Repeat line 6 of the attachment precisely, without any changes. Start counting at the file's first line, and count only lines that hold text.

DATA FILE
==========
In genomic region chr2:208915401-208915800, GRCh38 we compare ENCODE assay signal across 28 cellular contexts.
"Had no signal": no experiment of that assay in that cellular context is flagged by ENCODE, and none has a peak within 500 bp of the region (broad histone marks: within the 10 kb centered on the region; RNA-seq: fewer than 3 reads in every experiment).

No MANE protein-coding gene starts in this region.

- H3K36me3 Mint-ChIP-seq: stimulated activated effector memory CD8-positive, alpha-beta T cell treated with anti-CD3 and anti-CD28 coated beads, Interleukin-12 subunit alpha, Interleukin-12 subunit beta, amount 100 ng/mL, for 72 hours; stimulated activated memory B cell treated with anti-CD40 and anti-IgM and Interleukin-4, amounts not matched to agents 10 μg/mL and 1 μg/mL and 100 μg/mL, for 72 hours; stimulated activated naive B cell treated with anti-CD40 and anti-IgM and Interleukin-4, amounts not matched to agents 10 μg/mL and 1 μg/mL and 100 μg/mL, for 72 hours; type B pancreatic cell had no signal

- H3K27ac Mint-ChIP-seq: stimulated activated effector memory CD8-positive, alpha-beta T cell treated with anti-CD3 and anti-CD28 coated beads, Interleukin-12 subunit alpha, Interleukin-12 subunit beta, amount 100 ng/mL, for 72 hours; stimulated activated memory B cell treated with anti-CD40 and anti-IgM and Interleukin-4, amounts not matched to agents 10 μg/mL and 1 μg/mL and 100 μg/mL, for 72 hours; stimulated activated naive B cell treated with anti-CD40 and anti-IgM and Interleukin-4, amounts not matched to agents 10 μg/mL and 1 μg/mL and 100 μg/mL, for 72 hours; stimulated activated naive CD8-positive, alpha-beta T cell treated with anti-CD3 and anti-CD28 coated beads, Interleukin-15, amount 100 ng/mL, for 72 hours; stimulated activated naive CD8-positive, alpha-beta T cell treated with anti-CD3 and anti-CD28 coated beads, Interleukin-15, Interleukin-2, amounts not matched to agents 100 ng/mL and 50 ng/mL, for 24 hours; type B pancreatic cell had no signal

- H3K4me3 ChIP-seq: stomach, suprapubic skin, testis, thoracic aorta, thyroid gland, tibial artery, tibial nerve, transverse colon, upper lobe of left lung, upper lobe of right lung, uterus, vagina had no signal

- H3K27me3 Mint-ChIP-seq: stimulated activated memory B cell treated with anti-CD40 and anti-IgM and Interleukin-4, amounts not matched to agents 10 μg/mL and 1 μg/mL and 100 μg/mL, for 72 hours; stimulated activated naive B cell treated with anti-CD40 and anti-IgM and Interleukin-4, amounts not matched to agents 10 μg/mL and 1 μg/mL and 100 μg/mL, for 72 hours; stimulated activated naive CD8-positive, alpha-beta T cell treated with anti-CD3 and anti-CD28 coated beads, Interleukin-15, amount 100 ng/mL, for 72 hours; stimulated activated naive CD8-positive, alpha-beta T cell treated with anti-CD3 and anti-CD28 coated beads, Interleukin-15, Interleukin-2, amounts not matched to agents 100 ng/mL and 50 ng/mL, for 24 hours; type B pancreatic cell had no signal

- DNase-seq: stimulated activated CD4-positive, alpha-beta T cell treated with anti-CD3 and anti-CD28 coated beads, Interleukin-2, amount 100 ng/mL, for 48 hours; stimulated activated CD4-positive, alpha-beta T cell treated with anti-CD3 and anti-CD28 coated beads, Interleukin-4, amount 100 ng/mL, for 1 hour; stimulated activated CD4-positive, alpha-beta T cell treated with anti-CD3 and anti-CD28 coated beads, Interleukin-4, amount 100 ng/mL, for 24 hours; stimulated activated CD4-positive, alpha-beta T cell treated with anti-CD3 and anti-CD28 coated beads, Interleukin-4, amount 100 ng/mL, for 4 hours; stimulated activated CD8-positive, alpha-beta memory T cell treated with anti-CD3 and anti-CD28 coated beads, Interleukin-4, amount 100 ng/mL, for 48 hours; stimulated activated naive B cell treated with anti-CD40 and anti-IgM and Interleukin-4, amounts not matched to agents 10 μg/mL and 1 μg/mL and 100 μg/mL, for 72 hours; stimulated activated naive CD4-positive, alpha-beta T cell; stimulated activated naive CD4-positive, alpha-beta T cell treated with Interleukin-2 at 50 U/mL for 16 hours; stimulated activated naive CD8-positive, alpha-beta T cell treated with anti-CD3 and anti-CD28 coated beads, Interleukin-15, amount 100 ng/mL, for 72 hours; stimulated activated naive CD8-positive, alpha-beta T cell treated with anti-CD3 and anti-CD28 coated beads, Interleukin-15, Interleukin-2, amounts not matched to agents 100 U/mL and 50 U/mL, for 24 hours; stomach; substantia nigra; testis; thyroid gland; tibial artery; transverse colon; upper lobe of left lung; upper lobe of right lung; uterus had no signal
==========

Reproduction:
- H3K4me3 ChIP-seq: stomach, suprapubic skin, testis, thoracic aorta, thyroid gland, tibial artery, tibial nerve, transverse colon, upper lobe of left lung, upper lobe of right lung, uterus, vagina had no signal